Using a Modern Sporting Rifle: What You Need to Know

Jaimie Robinson // April 8

I grew up shooting bolt-style rifles but it was not until last year that I shot my first Modern Sporting Rifle (MSR).

I had the impression, that many others hold, that AR stands for assault rifle. This is a misconception based on the similar appearance of the MSR to other rifles that are either fully automatic or have selective fire. Selective fire means the number of bullets that fire with one trigger pull differs and can be changed easily.

The Modern Sporting Rifle

A semi-automatic rifle only fires one bullet per trigger pull. The “A” in these guns actually stands for ArmaLite, the first company that made rifles of this style in the 1950s. There are several good historical articles on the background of AR platforms.

Due to the use of AR platform weapons in competitions, and to help remove the false stigma that AR stands for assault rifle, the MSR term was coined in 2009 to help with rebranding. According to the National Shooting Sports Foundation (NSSF), MSRs are quickly becoming one of the quickest-selling segments of the gun sales market.

I was introduced to the MSR format by an ex-Marine. I did not want to shoot it at first because I had incorrectly adopted this misconception. Many veterans are comfortable with this format of the weapon since they are similar to the ones used in combat.  This usage has also led to the widespread introduction of these guns in sporting competitions.

Using an MSR

The second reason many people like the MSR format is the low recoil of the shooter. MSRs use similar systems to what we find in many shotguns. They use the gas that is released in the ignition to help cycle the action. This results in reduced recoil. Gas cycling also drives the bolt of the rifle directly back into the stock. The cycling process also helps reduce muzzle rise, which can be a problem for many shooters.  I have a custom 350 Legend and even my 8-year-old daughter enjoys shooting it because of the low recoil.

One of the biggest draws to using MSRs is their modular nature. They come in nearly every caliber and you can virtually pick and choose your parts. The MSR platform is made of a top that is called the upper receiver. The upper receiver has the bolt, barrel, and rail system. You can mount your scope and foregrips to the rail system. It is the upper receiver that determines the caliber of your gun.

Modern sporting rifle upper receiver

The lower receiver consists of the stock, fire control group, buffer tube, and handgrip. The fire control group is the trigger and the firing mechanisms. The buffer tube holds the spring and the buffer, and it is the part that the bolt pushes against during cycling. Upper and lower receivers are interchangeable, so you could have one lower receiver, but many different upper receivers for one modular rifle system.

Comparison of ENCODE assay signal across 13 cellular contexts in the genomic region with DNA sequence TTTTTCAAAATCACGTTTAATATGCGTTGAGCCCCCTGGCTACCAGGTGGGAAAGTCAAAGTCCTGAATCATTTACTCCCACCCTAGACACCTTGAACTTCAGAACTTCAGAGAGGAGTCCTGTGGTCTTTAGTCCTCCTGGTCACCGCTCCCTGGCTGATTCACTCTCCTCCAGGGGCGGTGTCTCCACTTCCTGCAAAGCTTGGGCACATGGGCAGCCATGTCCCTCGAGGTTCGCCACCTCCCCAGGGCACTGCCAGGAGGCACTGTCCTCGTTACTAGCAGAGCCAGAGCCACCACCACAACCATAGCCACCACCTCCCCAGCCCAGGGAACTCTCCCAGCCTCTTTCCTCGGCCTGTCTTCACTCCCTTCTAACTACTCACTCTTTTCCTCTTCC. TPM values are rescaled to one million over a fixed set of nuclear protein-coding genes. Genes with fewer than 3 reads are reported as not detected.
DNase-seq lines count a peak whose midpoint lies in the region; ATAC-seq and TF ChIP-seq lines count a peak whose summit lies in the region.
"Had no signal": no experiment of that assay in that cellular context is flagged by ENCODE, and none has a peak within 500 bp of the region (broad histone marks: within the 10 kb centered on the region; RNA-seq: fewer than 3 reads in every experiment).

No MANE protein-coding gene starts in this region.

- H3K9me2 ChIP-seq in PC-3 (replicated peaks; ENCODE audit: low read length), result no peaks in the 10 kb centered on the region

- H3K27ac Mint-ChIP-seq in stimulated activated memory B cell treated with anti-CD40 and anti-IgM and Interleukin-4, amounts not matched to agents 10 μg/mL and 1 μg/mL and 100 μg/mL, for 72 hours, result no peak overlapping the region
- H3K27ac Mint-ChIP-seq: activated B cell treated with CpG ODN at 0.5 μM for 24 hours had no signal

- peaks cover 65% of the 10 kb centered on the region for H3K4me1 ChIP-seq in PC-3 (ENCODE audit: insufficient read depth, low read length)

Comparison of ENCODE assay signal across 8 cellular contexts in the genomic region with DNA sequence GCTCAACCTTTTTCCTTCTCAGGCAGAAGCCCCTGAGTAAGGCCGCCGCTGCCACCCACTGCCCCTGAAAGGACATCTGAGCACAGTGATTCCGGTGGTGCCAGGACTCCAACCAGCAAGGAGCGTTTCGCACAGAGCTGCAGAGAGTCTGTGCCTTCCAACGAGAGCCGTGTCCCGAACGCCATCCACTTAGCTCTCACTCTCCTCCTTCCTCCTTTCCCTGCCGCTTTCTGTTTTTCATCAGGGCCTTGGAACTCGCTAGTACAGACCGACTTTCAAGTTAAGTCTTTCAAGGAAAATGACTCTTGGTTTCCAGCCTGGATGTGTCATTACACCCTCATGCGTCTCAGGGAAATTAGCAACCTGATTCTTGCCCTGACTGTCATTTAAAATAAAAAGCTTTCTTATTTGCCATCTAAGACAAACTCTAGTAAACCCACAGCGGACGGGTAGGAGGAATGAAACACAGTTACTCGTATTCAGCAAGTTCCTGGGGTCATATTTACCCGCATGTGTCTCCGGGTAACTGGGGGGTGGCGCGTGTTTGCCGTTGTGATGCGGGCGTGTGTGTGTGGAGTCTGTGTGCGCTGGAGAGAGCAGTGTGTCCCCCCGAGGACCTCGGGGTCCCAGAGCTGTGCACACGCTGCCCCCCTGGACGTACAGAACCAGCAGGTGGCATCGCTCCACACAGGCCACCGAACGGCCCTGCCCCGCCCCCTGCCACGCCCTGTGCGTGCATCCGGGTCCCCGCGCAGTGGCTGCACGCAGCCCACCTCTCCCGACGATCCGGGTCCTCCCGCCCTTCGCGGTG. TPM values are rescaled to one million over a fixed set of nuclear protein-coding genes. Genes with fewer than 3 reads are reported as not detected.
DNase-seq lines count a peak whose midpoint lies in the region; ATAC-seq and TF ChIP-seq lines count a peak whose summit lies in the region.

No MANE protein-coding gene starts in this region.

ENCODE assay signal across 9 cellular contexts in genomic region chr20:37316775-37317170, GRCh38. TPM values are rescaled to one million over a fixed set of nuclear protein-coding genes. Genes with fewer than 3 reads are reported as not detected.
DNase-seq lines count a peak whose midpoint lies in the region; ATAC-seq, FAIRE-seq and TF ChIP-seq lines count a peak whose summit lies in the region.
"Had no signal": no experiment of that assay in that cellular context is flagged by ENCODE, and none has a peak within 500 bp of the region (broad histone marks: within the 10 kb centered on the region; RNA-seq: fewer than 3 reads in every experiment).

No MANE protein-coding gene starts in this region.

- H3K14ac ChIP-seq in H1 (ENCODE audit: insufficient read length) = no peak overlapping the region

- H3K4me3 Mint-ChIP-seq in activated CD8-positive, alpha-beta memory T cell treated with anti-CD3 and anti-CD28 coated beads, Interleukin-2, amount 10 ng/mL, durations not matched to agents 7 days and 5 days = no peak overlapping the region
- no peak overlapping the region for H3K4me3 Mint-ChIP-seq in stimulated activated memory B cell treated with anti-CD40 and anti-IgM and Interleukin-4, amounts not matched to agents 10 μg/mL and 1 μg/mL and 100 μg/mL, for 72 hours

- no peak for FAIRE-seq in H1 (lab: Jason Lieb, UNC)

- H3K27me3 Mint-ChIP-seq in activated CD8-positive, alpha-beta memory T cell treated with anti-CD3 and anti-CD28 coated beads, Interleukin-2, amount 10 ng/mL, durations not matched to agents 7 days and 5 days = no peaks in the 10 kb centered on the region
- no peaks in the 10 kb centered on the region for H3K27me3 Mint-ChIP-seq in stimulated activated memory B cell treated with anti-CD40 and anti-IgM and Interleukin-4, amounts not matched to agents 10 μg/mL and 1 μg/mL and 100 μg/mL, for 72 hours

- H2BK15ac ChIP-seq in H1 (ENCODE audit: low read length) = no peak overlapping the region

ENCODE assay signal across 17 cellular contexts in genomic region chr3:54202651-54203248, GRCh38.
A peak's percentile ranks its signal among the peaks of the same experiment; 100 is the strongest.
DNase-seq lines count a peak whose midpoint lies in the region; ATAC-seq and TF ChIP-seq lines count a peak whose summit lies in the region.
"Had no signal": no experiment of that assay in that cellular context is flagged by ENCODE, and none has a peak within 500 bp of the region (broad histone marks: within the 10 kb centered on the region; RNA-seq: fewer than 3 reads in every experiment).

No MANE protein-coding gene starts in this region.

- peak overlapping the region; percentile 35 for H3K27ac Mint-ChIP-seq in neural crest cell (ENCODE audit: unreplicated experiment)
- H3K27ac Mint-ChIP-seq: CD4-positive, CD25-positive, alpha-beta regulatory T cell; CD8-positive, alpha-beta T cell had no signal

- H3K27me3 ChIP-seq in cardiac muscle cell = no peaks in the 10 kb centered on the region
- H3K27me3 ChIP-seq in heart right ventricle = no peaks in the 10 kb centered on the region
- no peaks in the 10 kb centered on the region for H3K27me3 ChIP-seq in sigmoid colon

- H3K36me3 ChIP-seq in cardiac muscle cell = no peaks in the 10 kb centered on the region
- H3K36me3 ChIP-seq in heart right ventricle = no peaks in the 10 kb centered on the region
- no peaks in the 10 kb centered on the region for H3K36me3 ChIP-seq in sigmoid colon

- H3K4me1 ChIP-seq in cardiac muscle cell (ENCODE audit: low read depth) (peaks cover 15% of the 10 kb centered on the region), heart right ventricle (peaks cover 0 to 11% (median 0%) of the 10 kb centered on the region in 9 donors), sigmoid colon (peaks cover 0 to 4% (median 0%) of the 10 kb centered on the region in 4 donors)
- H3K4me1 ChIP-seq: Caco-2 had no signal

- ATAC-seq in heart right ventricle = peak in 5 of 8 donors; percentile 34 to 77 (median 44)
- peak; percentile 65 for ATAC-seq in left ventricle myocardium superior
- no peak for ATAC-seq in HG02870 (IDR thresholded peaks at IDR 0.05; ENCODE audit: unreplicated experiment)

modern sporting rifle

When I first began to shoot an MSR, I was easily able to change a bolt in the middle of the forest with little instruction. The modular nature of these rifles makes them a fun hobby for both sporting competitors and individuals who shoot for fun.


Despite my initial misgivings due to the popular notion that MSR and AR format guns are all part of an entirely different group of weapons. I have fallen in love with shooting MSR format guns as well as using them as part of my journey from solely being an archery hunter to hunting with firearms.

Have you used an MSR? What are your favorite features of the rifle?

This post may contain affiliate links. Miss Pursuit may earn a small commission for our endorsement, recommendation, testimonial, and/or link to any products or services from this website. Your purchase helps support our work in bringing you real information about hunting and the outdoors.

About the Author

Jaimie Robinson

Jaimie lives north of Denver, Colorado. She is the mother of two wonderful children. All her life, she has had a passion for the outdoors. She concentrates this passion on archery, hunting, and fitness. She grew up in rural western Pennsylvania, where she developed an appreciation for nature and worked on her knack for shooting guns. Spent hours just watching deer move from her back porch and explored the forest. When she moved to Colorado in 2006, she went on her first hunting trip and harvested an antelope with a rifle. In late 2006, she tried archery for the first time and fell in love. She has been active in the archery community in Colorado ever since. Archery has become Jaimie’s passion and she strives to learn everything she can about it. She does her best to share her passion for archery with everyone she meets. She has expanded her horizons to waterfowl and upland hunting, fishing, and rifle hunting. She spends as much time in the outdoors as she can. Jaimie is passionate about making the sport better for women and helping others become better hunters.